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Strategies for Schema design in DBMS

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There are various strategies that are considered while designing a schema. Most of these strategies follow an incremental approach that is, they must start with some schema constructs derived from the requirements and then they incrementally modify, refine or build on them. Let’s discuss some of these strategies: 


  1. Top-down strategy – 
    In this strategy, we basically start with a schema that contains a high level of abstraction and then apply successive top-down refinement. Let’s try to understand this with an example, we may specify only a few level entity types and then we specify their attributes split them into lower-level entity types and relationships. The process of specialization to refine an entity type into subclass is also an example of this strategy. 


  2. Bottom-up strategy – 
    In this type of strategy, we basically start with basic abstraction and then go on adding to this abstraction. For example, we may start with attributes and group these into entity types and relationships. We can also add a new relationship among entity types as the design goes ahead. The basic example is the process of generalizing entity types into the higher-level generalized superclass. 


  3. Inside-Out Strategy – 
    This is a special case of a bottom-up strategy when attention is basically focused on a central set of concepts that are most evident. Modeling then basically spreads outward by considering new concepts in the vicinity of existing ones. We could specify a few clearly evident entity types in the schema and continue by adding other entity types and relationships that are related to each other.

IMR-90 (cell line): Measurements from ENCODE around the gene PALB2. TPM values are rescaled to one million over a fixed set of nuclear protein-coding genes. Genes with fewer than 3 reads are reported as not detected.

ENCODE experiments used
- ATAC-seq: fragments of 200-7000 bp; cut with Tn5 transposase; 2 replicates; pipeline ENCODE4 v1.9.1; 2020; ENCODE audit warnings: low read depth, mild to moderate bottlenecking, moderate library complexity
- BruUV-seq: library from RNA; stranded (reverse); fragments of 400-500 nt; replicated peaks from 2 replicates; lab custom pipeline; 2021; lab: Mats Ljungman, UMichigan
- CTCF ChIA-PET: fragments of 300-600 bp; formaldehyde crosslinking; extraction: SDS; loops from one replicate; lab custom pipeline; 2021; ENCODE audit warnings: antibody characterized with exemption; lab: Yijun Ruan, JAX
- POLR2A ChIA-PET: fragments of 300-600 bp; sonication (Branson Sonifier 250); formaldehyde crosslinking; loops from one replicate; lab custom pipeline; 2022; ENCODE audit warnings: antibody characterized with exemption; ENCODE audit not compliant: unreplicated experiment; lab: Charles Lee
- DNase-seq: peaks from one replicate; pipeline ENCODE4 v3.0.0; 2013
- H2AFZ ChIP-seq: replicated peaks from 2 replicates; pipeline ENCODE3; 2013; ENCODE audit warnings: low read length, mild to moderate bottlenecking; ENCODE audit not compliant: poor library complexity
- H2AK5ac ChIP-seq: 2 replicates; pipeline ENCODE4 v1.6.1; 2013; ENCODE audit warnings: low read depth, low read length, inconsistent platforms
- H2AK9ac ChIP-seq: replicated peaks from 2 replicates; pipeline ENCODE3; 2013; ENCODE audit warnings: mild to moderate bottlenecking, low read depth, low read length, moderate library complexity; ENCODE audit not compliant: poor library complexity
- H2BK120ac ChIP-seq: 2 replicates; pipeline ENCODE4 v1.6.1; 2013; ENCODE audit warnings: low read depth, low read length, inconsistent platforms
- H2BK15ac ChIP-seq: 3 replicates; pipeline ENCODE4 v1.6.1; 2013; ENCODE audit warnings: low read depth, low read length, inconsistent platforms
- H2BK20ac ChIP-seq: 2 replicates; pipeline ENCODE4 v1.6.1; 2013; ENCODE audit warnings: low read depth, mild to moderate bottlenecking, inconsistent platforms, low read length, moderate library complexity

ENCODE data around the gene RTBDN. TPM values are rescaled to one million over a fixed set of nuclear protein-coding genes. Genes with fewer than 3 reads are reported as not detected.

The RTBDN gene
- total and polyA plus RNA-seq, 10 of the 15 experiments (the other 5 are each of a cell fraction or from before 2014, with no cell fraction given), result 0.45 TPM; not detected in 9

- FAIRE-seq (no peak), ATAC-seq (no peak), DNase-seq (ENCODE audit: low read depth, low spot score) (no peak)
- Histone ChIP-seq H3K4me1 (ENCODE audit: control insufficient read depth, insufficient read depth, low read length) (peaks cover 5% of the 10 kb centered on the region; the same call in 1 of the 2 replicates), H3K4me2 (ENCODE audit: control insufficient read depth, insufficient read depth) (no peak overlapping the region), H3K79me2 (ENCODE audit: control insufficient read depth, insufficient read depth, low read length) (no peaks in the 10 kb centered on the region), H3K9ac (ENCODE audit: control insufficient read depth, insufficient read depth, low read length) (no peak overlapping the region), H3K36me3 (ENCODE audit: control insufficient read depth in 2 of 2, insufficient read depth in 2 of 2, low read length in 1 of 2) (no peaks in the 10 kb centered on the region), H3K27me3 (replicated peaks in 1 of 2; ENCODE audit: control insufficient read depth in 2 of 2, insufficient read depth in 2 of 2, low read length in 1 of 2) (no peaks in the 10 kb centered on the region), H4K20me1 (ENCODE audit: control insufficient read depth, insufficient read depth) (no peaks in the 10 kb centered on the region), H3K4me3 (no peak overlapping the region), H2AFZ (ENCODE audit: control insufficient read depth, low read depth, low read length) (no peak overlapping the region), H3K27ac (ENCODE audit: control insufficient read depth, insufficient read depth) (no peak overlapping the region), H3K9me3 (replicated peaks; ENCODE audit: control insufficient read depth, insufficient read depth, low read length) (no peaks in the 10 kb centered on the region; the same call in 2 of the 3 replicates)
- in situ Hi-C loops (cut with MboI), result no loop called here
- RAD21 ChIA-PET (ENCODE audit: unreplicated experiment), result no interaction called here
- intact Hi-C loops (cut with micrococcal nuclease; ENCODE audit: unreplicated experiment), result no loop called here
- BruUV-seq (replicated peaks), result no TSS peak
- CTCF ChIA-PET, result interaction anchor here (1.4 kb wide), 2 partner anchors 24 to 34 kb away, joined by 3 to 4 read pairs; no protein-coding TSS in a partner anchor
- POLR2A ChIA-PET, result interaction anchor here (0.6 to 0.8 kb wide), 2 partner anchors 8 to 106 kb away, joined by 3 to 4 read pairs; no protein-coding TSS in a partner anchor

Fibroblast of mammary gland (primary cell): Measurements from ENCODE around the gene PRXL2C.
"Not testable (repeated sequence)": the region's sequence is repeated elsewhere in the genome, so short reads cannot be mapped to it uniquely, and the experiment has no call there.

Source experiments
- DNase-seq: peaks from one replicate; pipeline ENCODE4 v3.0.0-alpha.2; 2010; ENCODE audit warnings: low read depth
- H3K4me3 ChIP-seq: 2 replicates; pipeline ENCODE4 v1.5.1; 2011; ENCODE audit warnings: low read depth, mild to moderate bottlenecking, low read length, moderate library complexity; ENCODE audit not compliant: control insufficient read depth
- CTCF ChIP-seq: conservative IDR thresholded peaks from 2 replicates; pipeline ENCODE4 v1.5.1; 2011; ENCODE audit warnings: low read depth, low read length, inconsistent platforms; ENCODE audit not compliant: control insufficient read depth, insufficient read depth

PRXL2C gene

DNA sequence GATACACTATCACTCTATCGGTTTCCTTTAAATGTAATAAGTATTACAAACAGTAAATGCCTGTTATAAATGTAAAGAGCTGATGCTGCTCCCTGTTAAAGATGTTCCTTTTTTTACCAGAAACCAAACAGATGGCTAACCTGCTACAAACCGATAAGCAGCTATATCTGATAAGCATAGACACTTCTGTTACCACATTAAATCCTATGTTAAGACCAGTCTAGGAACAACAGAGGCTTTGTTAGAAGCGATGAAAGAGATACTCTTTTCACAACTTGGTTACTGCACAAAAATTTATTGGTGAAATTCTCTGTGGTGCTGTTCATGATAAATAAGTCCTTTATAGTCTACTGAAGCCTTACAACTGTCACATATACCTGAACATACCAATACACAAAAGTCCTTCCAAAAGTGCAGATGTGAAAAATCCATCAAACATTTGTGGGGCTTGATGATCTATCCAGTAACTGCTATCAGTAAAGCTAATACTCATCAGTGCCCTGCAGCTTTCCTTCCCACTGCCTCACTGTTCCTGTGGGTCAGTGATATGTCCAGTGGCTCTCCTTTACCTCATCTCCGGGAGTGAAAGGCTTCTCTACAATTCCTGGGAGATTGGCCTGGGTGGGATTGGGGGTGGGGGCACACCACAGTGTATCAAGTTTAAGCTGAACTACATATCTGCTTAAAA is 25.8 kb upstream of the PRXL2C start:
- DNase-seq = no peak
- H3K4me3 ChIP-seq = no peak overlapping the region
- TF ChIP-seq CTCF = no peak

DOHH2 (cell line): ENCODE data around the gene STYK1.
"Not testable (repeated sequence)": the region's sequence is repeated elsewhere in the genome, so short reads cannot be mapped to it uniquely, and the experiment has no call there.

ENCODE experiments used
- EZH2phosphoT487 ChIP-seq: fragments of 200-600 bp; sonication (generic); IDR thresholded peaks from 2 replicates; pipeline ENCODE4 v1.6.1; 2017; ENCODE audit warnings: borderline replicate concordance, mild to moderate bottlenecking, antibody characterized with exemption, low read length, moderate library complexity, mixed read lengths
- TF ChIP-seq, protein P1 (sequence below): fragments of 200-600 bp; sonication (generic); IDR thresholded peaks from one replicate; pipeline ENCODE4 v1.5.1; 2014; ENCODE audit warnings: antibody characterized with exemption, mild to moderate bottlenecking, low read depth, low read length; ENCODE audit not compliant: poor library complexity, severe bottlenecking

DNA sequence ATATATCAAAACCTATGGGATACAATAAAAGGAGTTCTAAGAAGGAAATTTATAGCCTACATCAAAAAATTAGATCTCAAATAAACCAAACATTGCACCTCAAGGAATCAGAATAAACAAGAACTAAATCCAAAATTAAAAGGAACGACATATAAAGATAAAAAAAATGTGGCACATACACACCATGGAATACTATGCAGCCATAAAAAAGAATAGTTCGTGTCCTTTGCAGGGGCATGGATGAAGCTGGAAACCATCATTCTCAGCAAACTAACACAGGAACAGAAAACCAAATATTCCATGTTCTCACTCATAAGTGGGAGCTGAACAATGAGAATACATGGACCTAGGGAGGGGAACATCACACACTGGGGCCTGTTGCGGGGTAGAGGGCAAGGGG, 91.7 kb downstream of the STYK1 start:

4. Mixed Strategy – 
    Instead of using any particular strategy throughout the design, the requirements are partitioned according to a top-down strategy, and part of the schema is designed for each partition according to a bottom-up strategy after that various schema are combined. 


 Schema design is the process of creating a logical and organized structure for a database, which involves defining tables, columns, relationships, constraints, and other elements that will govern how data is stored and accessed. Effective schema design is essential for creating a robust, scalable, and efficient database system. Here are some strategies for schema design in DBMS:

Identify the purpose and scope of the database: Before designing a database schema, it is important to define the purpose and scope of the database. This will help you determine what kind of data the database needs to store, how it will be used, and what types of queries will be performed on the data.

Normalize the database: Normalization is the process of organizing data into tables and applying rules to ensure data is stored in a consistent and efficient manner. By reducing data redundancy and ensuring data integrity, normalization helps to eliminate anomalies and improve the overall quality of the database.

Use data types appropriately: Choosing the right data type for each column is important for efficient data storage and retrieval. For example, using numeric data types for numeric data can improve calculation performance, while using date/time data types can help with date/time calculations and sorting.